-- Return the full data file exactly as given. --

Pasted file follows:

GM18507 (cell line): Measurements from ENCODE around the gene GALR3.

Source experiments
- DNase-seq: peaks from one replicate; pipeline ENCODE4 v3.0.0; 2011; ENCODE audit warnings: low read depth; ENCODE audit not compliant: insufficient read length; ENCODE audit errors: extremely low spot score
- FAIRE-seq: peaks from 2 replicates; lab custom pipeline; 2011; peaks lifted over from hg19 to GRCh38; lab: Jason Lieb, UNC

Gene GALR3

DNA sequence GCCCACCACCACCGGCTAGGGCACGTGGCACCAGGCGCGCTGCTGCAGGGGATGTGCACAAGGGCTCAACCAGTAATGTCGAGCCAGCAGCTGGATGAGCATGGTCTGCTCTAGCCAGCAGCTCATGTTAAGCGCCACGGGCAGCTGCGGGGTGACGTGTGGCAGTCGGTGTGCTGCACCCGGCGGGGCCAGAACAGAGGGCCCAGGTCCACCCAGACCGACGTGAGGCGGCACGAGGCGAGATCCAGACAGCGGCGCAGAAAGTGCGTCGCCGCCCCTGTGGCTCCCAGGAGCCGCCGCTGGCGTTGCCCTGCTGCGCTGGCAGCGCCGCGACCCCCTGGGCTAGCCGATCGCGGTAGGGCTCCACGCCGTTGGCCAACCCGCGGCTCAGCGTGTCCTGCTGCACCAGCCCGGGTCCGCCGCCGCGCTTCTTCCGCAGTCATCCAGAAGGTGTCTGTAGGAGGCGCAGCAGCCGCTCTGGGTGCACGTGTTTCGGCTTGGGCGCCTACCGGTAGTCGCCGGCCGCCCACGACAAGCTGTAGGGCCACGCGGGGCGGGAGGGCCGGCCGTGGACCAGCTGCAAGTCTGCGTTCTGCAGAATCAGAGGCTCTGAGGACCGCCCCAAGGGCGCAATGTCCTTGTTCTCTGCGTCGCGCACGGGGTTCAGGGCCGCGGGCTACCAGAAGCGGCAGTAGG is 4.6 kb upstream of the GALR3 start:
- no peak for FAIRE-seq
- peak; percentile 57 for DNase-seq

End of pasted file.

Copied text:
GM18507 (cell line): Measurements from ENCODE around the gene GALR3.

Source experiments
- DNase-seq: peaks from one replicate; pipeline ENCODE4 v3.0.0; 2011; ENCODE audit warnings: low read depth; ENCODE audit not compliant: insufficient read length; ENCODE audit errors: extremely low spot score
- FAIRE-seq: peaks from 2 replicates; lab custom pipeline; 2011; peaks lifted over from hg19 to GRCh38; lab: Jason Lieb, UNC

Gene GALR3

DNA sequence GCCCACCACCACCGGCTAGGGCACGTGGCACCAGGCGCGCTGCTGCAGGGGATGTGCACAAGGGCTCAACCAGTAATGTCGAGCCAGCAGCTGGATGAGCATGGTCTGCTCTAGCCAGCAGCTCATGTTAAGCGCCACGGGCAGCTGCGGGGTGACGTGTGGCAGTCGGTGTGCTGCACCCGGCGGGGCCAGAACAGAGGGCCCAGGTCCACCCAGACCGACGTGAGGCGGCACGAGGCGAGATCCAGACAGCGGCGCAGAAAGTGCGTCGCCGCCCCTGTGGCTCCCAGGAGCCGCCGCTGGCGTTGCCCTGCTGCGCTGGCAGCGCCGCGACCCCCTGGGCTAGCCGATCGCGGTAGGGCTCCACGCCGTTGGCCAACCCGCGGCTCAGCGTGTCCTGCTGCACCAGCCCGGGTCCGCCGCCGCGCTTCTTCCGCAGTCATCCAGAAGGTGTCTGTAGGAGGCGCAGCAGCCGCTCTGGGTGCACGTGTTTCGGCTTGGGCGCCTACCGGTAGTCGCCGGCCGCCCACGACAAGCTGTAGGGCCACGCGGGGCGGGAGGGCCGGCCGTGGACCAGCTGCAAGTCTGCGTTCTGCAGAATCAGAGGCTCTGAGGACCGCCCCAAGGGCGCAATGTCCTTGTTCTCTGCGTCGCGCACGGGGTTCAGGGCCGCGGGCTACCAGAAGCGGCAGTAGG is 4.6 kb upstream of the GALR3 start:
- no peak for FAIRE-seq
- peak; percentile 57 for DNase-seq